Aspirates from leiomyoma are usually sparsely cellular, although some aspirates may be cellular. [14] The tumor cells may have clear-cut, spindle-shaped cytoplasmic processes on either side that stain pale blue in Giemsa stain [Figure 5]. Bare nuclei may predominate in some aspirates and if necrosis is found, a differential diagnosis with a leiomyosarcoma would require a biopsy.

Benign fibrous histiocytoma group

This is a group of neoplasms which on aspiration, show an admixture of spindle-shaped fibroblastic cells and polygonal histiocytic cells. A number of tumors such as dermatofibroma, tendon sheath fibroma, and proliferative fasciitis among others, have a similar appearance on aspiration, and hence, a definite diagnosis of benign fibrous histiocytoma cannot be made. [15]

Aspirates from benign fibrous histiocytomas show spindle-shaped fibroblasts with collagenised stroma and polygonal cells with a moderate amount of foamy cytoplasm [Figure 6]. Giant cells may be seen including Touton giant cells. May-Grünwald-Giemsa (MGG) staining may show polygonal cells with blue cytoplasm; mitotic figures are absent. Pleomorphism may be seen in the giant cells.

Giant cell tumor of the tendon sheath

This tumor usually occurs in the fingers and toes and may be associated with trauma. It is still uncertain whether it represents a true neoplasm or a reactive proliferation in response to trauma. It is mostly considered to belong to the benign fibrous histiocytoma group. However, as its typical clinical and cytological features permit diagnosis, it requires separate mention. Location is classical and radiological demonstration of the lack of bone involvement is useful in diagnosis.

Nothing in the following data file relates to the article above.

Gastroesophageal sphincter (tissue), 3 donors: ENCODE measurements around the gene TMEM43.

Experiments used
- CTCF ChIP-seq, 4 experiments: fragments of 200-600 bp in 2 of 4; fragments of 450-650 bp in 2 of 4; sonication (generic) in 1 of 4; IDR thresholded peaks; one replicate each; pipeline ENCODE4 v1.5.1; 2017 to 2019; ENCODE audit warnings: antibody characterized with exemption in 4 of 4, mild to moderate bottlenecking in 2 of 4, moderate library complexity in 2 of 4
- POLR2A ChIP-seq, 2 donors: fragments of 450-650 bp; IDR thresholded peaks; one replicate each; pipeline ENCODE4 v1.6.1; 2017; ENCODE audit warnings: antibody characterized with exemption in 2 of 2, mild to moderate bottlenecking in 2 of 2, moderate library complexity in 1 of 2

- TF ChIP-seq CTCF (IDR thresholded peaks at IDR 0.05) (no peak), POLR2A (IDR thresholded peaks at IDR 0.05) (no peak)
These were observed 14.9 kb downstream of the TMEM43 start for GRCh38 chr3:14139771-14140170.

Aspirates show multinucleated giant cells of osteoclastic cell type and two kinds of stromal cells: spindle-shaped cells and polygonal cells with cytoplasm. [16] Nuclear grooves are frequent in the stromal cells [Figure 7]; binucleated cells are seen.

Unlike the giant cell tumor of the bone which may involve soft tissues, the cellularity of the aspirates is less in giant cell tumors of the tendon sheath. The latter also show less pleomorphism of the stromal component and show the presence of typical polygonal and binucleate cells.

Benign tumor-like and reactive conditions of soft tissues

A number of conditions with unclear etiology are grouped together under the general category of tumor-like conditions of the soft tissue. It is now clear that a majority of these are actually neoplastic and hence, the term, "tumor-like" is inappropriate. Although these are grouped under neoplasms in the WHO classification, they are still regarded by tradition as being tumor-like or reactive conditions. Of these, the most important are nodular fasciitis, proliferative fasciitis, proliferative myositis, myositis ossificans, and inflammatory pseudotumor. Fine needle aspiration cytology of these entities is considered below, along with atypical fibroxanthoma which is a benign tumor with features mimicking malignancy.

Inflammatory pseudotumor

Alhough this tumor shows cytogenetic and molecular abnormalities which place it within the neoplastic category, it is still best regarded as a morphologic entity showing mainly inflammatory cells with a pleomorphic spindle cell component mimicking a tumor. The term, "pseudotumor" is therefore, appropriate. As the atypical spindle cells are myofibroblastic, it can be termed as an inflammatory myofibroblastic tumor. It can occur in any location and in different age groups including children, presenting as a mass lesion that is commonly subjected to FNAC.